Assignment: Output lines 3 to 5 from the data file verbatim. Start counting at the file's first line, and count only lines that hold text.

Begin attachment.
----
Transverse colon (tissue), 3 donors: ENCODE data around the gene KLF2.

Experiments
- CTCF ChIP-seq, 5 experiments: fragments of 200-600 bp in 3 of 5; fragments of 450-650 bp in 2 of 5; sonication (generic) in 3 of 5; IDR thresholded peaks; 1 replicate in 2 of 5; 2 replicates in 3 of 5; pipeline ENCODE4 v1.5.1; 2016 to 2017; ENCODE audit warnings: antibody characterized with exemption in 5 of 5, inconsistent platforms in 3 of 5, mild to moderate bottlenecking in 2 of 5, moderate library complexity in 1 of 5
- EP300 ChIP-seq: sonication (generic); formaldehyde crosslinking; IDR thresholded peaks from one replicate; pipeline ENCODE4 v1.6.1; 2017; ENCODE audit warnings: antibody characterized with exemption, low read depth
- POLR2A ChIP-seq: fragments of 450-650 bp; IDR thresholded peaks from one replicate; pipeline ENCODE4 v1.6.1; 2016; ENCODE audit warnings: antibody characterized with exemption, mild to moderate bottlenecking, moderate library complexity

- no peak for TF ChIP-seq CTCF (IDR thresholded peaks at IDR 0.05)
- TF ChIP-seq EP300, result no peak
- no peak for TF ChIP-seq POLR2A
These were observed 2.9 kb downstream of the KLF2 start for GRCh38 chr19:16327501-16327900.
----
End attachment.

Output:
- CTCF ChIP-seq, 5 experiments: fragments of 200-600 bp in 3 of 5; fragments of 450-650 bp in 2 of 5; sonication (generic) in 3 of 5; IDR thresholded peaks; 1 replicate in 2 of 5; 2 replicates in 3 of 5; pipeline ENCODE4 v1.5.1; 2016 to 2017; ENCODE audit warnings: antibody characterized with exemption in 5 of 5, inconsistent platforms in 3 of 5, mild to moderate bottlenecking in 2 of 5, moderate library complexity in 1 of 5
- EP300 ChIP-seq: sonication (generic); formaldehyde crosslinking; IDR thresholded peaks from one replicate; pipeline ENCODE4 v1.6.1; 2017; ENCODE audit warnings: antibody characterized with exemption, low read depth
- POLR2A ChIP-seq: fragments of 450-650 bp; IDR thresholded peaks from one replicate; pipeline ENCODE4 v1.6.1; 2016; ENCODE audit warnings: antibody characterized with exemption, mild to moderate bottlenecking, moderate library complexity